Most entrepreneurs are lucky to sell one start-up. A chosen few manage to repeat the feat, building and selling two or more businesses. The folks at Zimbra have outdone them all, selling the same company...twice.
As Kara Swisher of All Things Digital reports, VMware is expected to soon announce the acquisition of open-source messaging company Zimbra from Yahoo. My own sources at VMware confirm the deal.
While Swisher's report gets the Zimbra ownership change correct, its indication of a distressed asset sale misses the mark.
It's true that Yahoo has never known what to do with Zimbra, leading it to shop the Zimbra business to various potential buyers, including Red Hat and Cisco Systems. But this is a reflection of Yahoo figuring out that it doesn't have a future in the enterprise, a place that Zimbra is increasingly calling home, after early success with Internet service providers such as Comcast.
Zimbra has delivered 100 percent subscriber growth, along with roughly 100 percent sales growth, according to sources close to Zimbra, through the worst economic meltdown since the Great Depression, much of that growth driven by sales to marquee enterprise customers such as Bechtel.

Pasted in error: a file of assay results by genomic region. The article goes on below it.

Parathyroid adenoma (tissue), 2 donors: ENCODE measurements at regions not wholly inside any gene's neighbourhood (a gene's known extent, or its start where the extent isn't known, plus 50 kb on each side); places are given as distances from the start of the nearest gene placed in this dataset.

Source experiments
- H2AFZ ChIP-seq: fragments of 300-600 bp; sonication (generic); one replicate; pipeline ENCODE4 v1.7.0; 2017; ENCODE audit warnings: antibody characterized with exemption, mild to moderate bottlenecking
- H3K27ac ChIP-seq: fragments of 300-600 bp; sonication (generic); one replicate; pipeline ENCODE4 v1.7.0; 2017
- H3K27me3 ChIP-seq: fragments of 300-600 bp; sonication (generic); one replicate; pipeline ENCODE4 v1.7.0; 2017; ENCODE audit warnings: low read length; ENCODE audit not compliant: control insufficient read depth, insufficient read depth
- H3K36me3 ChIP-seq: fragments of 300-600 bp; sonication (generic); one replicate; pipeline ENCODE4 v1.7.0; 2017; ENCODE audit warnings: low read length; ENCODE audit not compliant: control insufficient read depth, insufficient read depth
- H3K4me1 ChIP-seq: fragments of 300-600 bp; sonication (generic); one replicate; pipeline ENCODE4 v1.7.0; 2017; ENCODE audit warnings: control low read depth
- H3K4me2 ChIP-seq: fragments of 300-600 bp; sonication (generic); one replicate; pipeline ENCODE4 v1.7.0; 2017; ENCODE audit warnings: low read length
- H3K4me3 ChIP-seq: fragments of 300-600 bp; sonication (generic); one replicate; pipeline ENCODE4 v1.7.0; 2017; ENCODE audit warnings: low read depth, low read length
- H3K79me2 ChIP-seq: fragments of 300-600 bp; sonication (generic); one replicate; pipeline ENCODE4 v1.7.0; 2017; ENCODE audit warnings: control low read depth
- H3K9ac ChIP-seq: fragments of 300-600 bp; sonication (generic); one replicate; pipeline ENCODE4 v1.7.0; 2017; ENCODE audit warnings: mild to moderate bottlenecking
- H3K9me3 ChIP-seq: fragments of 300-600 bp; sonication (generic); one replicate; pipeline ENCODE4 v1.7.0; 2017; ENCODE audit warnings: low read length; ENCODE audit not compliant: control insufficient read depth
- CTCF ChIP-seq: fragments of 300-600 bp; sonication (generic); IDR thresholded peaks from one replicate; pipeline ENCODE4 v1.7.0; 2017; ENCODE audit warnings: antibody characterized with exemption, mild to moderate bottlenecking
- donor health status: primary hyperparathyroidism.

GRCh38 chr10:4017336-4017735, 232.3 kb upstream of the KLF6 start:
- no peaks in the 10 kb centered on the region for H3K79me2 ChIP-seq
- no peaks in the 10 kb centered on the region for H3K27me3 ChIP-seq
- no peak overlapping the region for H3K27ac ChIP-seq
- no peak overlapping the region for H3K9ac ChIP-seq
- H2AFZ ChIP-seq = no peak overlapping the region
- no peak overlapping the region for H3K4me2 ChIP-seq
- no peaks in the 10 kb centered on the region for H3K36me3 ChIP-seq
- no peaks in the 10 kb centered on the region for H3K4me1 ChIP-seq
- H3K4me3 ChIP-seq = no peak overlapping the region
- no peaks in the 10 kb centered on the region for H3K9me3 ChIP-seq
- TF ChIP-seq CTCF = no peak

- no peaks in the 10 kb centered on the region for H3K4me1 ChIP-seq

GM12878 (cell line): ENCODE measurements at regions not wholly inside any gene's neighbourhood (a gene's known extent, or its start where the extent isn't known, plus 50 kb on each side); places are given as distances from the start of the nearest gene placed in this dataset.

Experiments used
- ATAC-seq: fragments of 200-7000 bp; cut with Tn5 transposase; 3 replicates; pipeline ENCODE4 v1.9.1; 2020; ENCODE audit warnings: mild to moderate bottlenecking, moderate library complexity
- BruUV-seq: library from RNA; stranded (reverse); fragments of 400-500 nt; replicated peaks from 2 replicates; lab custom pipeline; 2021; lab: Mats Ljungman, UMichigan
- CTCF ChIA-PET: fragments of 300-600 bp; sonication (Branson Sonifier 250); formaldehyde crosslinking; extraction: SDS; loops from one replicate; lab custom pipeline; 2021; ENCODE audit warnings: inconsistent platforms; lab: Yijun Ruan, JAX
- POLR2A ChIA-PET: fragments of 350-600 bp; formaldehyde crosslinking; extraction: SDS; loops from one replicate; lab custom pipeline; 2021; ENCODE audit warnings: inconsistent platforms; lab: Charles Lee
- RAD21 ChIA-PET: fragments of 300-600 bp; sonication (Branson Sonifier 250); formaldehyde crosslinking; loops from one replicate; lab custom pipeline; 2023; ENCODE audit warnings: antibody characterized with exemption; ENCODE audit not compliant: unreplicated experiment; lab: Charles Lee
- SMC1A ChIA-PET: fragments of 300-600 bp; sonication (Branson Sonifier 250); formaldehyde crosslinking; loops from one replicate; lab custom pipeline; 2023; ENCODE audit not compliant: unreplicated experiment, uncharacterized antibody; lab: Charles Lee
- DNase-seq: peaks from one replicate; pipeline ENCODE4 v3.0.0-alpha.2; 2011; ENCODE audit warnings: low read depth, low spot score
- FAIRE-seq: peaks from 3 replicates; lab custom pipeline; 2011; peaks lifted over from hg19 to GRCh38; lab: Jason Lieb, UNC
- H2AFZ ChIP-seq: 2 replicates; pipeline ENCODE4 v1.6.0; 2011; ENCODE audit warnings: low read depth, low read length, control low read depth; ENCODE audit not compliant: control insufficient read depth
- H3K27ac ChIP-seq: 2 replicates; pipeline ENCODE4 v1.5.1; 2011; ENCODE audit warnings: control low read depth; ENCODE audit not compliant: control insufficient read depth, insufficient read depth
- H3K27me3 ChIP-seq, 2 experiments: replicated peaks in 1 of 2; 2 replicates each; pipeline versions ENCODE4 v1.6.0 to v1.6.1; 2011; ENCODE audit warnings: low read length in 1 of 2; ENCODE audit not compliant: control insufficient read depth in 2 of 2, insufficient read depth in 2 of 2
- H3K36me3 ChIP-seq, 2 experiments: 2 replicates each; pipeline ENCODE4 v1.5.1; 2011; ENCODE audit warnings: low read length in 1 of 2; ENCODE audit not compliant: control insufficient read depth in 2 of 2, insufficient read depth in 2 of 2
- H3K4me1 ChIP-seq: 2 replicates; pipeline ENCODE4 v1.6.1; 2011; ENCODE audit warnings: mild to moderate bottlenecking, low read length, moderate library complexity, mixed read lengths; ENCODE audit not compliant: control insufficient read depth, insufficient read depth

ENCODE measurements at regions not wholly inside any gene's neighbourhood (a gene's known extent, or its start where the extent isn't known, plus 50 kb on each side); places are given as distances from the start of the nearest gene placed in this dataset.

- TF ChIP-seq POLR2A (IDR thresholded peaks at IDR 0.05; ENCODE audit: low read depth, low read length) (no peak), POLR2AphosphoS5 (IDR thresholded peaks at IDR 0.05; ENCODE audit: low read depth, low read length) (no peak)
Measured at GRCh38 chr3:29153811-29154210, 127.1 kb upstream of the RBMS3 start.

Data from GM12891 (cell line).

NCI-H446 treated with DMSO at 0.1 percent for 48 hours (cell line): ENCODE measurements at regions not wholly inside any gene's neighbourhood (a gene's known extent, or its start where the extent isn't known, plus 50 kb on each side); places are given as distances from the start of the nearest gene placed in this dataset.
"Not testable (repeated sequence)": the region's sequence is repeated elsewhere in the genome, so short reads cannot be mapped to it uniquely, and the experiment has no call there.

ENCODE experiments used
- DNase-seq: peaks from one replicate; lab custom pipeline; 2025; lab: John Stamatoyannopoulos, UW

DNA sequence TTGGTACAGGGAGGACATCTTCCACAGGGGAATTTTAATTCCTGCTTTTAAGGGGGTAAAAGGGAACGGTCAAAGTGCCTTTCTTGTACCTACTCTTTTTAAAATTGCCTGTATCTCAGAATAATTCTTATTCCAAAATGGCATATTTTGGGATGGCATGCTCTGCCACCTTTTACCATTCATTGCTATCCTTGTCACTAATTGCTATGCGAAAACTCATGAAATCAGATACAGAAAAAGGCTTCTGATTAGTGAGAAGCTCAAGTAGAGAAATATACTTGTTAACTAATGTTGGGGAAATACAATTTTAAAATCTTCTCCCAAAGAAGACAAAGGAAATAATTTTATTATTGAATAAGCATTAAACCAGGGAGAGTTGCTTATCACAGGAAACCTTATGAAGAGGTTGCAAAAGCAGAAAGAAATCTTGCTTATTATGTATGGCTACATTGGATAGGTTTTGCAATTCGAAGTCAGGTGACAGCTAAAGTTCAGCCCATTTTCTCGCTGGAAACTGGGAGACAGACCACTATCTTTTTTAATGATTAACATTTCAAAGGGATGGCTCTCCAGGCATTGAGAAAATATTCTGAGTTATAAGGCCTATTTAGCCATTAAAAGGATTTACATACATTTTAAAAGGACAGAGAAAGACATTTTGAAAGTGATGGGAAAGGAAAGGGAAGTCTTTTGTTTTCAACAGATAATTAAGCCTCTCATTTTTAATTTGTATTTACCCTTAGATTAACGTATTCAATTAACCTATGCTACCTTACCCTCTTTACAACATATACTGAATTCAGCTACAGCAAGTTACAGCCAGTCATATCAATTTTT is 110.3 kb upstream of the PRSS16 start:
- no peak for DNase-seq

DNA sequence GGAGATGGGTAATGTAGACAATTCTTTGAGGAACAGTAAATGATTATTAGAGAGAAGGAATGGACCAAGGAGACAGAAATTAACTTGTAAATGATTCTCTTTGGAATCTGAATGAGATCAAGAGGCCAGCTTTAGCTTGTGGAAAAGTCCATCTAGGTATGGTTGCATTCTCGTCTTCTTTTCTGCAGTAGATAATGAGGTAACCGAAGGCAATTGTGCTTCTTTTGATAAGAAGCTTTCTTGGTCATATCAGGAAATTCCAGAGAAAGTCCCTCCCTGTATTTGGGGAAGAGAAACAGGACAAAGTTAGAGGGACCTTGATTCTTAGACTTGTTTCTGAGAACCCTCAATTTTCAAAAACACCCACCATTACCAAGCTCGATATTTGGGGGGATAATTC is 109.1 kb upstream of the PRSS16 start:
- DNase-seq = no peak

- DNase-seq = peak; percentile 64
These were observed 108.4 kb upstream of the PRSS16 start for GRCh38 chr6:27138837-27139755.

In other words, Zimbra is a growth asset, though the price paid by VMware is almost certainly lower than the $350 million paid by Yahoo in 2006. That's just the nature of valuing an asset carve-out versus a standalone company pre-recession.
Even so, Zimbra can be a highly strategic asset for VMware. It's not surprising that the virtualization specialist would be interested in Zimbra, especially as it seeks to differentiate its cloud offerings.
Last week, I wrote that an "application war is brewing in the cloud," a war that VMware, more than any other company, is set to launch with its acquisition of Zimbra. Infrastructure isn't enough of a competitive differentiator, especially since most applications aren't designed to run well in the cloud.
Customers, and particularly hosting and service providers, are therefore looking to their infrastructure vendors like VMware to sort out applications for them, or at least give them a head start.
This is where Zimbra comes in. The company's technology was designed from the start as a cloud application, and it should give VMware a viable contender to Microsoft Exchange to offer hosting and service providers, rather than having to peddle applications from cloud competitors like Microsoft and IBM.
With SpringSource, Hyperic, and its adoption of Linux, VMware was already increasingly the open alternative to the closed cloud offerings from Microsoft, IBM, and others. Now, with Zimbra, it is adding its ability to compete at the application level, while retaining its open-source approach.
It's a smart, bold approach. Ironically, it's also an indication that the first shot fired in cloud computing's infrastructure war looks an awful lot like an application.